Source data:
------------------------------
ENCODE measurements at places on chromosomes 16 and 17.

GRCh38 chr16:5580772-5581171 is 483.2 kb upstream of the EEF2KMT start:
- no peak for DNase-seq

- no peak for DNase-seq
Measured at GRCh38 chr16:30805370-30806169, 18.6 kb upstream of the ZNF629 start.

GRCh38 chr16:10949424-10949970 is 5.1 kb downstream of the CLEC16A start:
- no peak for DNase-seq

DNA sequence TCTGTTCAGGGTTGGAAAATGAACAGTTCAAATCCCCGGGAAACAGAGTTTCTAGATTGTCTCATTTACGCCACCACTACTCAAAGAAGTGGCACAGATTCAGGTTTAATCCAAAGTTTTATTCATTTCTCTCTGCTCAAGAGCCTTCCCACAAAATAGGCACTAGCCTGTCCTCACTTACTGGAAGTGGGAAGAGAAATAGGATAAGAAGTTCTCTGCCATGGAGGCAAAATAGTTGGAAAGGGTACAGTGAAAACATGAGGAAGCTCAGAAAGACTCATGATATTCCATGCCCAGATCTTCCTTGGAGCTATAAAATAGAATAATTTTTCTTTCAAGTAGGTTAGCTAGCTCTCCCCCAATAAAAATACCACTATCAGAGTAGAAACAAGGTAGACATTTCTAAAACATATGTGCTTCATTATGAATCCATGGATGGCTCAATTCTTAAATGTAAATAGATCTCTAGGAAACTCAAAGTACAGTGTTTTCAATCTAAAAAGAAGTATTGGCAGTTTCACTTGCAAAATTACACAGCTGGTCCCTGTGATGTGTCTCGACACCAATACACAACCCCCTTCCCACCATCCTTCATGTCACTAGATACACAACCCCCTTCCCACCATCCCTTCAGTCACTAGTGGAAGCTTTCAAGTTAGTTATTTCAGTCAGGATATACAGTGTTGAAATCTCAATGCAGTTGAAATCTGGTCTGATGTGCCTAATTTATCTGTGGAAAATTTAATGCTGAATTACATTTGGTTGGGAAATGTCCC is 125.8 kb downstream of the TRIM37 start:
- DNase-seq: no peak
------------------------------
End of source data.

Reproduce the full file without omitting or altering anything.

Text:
ENCODE measurements at places on chromosomes 16 and 17.

GRCh38 chr16:5580772-5581171 is 483.2 kb upstream of the EEF2KMT start:
- no peak for DNase-seq

- no peak for DNase-seq
Measured at GRCh38 chr16:30805370-30806169, 18.6 kb upstream of the ZNF629 start.

GRCh38 chr16:10949424-10949970 is 5.1 kb downstream of the CLEC16A start:
- no peak for DNase-seq

DNA sequence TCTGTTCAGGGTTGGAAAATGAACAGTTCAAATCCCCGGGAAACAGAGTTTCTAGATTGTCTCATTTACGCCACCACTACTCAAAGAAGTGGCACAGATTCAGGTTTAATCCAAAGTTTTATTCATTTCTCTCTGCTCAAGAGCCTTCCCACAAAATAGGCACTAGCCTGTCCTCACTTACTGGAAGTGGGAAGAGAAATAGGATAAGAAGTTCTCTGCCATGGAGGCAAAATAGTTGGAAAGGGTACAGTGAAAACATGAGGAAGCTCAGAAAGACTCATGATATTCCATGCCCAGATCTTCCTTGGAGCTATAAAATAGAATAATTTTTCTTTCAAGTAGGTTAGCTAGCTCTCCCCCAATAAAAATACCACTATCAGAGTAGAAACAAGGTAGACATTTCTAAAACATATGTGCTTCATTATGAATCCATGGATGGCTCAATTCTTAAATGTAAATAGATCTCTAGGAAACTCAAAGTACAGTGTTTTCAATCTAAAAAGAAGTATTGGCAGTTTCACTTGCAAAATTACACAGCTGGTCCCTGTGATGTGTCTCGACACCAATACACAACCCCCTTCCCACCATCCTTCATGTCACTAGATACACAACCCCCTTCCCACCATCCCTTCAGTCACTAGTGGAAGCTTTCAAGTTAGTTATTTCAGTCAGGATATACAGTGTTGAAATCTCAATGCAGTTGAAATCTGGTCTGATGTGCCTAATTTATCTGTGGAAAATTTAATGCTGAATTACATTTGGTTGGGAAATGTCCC is 125.8 kb downstream of the TRIM37 start:
- DNase-seq: no peak